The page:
June 25, 2009 – “Our research confirmed that by adding computer-aided detection, readers are better equipped to detect breast cancers that otherwise would not be identified,” said Rachel F. Brem, M.D., professor of Radiology, and vice chair of Research and Faculty Development at The George Washington University Medical Center, at the Computer Assisted Radiology and Surgery (CARS) 23rd International Congress and Exhibition being held in Berlin, Germany from June 23-27 2009.
The multicenter study evaluated the performance of computer-aided detection (CAD) with computed radiography (CR) for mammography in the detection of breast cancers that had previously been missed, using iCAD’s SecondLook Digital.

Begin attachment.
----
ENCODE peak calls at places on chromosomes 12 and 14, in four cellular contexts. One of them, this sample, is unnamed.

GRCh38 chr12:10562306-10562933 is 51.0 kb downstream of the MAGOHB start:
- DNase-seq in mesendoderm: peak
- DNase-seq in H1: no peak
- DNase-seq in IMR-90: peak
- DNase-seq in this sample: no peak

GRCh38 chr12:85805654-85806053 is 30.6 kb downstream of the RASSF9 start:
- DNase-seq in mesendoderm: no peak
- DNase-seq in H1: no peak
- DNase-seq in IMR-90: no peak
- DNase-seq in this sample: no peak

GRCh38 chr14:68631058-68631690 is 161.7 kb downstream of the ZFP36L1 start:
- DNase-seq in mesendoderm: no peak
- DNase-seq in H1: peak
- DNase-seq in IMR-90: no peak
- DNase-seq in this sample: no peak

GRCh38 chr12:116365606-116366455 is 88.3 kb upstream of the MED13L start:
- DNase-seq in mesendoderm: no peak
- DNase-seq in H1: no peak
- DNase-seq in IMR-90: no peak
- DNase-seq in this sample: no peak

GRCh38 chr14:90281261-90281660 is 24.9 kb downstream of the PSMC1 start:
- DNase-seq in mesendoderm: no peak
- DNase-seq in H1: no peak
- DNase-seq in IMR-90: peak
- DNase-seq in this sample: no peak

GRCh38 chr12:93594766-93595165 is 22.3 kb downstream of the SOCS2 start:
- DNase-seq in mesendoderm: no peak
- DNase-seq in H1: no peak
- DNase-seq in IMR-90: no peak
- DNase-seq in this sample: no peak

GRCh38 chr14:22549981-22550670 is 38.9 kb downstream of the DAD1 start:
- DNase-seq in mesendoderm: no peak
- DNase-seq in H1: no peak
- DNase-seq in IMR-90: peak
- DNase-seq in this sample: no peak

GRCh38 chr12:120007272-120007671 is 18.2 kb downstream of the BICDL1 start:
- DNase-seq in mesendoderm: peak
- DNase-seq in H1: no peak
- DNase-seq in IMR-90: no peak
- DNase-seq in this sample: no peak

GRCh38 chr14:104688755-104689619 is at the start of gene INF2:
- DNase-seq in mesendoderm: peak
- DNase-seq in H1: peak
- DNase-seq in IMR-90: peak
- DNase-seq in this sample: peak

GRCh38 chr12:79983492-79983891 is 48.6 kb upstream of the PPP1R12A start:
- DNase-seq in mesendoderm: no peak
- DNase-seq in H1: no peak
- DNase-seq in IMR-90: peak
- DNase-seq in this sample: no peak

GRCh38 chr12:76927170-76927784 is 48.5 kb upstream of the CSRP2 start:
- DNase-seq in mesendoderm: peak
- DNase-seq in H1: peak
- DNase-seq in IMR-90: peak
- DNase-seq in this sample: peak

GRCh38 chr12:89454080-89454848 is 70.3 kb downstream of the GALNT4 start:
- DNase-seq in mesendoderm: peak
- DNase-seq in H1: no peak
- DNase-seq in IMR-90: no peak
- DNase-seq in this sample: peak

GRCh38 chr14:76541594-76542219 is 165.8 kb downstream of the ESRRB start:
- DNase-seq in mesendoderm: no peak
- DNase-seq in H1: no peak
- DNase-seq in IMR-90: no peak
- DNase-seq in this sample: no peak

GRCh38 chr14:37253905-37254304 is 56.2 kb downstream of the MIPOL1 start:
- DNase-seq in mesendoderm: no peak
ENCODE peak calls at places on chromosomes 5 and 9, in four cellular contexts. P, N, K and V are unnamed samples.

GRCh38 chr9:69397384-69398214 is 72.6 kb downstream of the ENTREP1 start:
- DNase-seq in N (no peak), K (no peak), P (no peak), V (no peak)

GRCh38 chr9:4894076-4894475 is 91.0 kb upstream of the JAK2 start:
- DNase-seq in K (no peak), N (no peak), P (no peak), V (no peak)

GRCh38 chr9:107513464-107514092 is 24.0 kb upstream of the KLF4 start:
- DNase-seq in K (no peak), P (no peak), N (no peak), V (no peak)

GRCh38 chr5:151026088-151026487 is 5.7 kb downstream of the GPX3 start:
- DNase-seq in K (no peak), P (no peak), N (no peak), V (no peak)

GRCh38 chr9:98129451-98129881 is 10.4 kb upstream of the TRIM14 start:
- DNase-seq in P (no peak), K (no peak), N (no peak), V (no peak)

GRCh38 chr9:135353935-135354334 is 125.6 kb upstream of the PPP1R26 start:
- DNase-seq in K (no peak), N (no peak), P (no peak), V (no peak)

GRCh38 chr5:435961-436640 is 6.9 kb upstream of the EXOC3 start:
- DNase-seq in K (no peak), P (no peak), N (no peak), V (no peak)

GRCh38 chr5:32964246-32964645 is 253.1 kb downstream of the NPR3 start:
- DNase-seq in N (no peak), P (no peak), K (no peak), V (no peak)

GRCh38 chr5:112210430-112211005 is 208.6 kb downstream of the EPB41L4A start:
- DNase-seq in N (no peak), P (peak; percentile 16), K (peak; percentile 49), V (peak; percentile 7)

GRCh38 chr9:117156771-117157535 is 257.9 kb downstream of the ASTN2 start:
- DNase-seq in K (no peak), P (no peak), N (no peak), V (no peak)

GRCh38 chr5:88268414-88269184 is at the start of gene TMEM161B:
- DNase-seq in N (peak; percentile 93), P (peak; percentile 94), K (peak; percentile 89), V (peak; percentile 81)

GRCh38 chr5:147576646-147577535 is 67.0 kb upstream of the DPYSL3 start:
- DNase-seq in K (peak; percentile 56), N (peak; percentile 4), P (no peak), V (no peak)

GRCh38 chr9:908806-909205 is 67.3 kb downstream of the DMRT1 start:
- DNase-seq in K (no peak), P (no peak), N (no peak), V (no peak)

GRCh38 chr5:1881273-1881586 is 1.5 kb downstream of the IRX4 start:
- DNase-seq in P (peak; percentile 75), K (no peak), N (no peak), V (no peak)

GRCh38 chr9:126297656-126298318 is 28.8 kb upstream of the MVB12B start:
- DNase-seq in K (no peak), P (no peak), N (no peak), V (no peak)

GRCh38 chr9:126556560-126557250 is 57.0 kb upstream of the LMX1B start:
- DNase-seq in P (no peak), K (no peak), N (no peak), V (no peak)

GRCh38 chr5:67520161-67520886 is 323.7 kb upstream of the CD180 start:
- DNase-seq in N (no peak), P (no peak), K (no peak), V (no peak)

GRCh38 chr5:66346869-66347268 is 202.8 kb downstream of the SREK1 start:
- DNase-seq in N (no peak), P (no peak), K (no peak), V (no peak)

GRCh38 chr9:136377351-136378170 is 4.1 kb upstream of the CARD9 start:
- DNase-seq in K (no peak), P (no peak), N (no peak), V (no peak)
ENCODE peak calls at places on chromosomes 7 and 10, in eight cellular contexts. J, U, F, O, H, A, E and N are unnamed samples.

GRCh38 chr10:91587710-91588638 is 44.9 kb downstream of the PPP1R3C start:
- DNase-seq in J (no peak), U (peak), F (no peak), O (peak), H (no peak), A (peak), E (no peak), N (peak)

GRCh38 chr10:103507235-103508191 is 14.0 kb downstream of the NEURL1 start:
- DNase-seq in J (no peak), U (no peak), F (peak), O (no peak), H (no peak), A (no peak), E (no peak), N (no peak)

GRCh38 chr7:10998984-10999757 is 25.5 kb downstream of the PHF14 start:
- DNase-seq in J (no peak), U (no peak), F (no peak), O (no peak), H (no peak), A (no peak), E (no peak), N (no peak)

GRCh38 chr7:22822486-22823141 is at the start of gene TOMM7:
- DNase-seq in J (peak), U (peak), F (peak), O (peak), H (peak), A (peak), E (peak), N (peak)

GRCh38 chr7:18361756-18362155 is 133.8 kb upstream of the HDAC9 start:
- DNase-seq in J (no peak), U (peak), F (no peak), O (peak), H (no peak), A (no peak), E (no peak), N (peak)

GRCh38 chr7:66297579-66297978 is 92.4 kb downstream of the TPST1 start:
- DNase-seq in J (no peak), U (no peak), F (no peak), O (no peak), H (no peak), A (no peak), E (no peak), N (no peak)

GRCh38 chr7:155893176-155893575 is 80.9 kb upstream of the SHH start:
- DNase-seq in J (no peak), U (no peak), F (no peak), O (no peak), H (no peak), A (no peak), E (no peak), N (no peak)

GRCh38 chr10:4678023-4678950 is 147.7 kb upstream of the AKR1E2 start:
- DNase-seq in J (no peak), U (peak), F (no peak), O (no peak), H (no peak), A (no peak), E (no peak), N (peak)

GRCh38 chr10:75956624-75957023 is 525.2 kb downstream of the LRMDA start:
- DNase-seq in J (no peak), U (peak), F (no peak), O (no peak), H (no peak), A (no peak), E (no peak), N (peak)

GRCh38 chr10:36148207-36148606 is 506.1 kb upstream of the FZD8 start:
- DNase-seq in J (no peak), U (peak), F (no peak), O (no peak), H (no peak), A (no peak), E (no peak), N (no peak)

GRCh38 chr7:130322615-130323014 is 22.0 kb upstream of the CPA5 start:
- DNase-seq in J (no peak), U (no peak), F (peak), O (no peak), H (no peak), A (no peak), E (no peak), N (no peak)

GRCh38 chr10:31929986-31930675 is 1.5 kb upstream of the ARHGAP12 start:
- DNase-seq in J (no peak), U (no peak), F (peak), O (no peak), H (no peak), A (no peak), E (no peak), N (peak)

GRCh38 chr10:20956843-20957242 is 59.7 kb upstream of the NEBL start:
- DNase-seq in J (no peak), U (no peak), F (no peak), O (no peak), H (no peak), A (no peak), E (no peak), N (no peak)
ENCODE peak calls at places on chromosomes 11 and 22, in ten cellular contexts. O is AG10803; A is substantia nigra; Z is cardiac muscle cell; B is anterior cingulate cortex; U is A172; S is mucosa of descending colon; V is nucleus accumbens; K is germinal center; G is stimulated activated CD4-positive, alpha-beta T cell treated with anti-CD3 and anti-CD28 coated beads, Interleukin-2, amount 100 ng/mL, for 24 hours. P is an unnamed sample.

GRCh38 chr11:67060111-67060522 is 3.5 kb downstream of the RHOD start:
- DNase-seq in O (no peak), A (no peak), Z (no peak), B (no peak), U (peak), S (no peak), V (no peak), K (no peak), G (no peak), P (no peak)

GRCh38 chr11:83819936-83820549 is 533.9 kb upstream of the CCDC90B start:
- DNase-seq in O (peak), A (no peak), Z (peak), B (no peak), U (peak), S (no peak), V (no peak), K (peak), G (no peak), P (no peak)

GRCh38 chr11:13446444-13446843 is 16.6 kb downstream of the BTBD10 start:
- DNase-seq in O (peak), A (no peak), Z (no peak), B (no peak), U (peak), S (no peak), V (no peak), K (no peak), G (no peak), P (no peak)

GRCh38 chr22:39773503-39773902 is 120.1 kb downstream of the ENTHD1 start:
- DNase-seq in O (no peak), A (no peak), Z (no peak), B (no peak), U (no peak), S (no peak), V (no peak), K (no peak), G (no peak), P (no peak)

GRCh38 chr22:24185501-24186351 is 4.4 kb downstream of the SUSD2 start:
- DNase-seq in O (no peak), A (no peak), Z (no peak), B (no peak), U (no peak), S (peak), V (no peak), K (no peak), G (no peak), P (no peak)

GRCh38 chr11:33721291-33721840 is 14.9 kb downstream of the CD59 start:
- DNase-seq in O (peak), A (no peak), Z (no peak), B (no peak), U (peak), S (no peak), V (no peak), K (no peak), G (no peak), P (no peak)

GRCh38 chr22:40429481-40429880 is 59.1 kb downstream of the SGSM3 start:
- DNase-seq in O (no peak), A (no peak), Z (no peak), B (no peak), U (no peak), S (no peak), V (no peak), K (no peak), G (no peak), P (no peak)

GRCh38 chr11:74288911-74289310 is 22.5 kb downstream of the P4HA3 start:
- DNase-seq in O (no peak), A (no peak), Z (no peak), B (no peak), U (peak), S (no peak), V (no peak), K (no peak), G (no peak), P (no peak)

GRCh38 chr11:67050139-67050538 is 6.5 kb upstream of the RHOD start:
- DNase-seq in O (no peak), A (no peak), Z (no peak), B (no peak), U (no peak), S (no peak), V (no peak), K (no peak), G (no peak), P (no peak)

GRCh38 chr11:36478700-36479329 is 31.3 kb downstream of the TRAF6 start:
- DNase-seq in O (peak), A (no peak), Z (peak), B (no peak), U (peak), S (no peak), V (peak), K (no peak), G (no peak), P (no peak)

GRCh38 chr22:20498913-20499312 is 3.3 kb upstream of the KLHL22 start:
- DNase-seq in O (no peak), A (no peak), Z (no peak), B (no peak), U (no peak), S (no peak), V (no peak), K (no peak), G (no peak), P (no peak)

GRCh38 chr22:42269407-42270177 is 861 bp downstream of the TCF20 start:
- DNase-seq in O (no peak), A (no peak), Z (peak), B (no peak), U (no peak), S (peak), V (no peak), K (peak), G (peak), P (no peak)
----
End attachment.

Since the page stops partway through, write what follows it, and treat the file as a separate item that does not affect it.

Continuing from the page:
Dr. Brem’s findings showed that of the confirmed cancers, 55 percent were missed by at least one of the six readers. CAD correctly pinpointed 88 percent of all cancers, adding further evidence of the clinical need for CAD with CR.
“Even under ideal circumstances, it can be difficult for radiologists to determine what abnormalities in a mammogram could be cancerous and warrant closer evaluation,” said Dr. Brem.
In addition, special sessions on breast CAD including real-time demonstrations, panel discussions and clinical evaluations of iCAD’s technology were shared at CARS.
Original research presented by Dr. Brem further supported the use of computer-aided detection as an effective breast cancer detection tool. Dr. Brem is a member of iCAD Inc.’s board of directors.
For more information: www.icadmed.com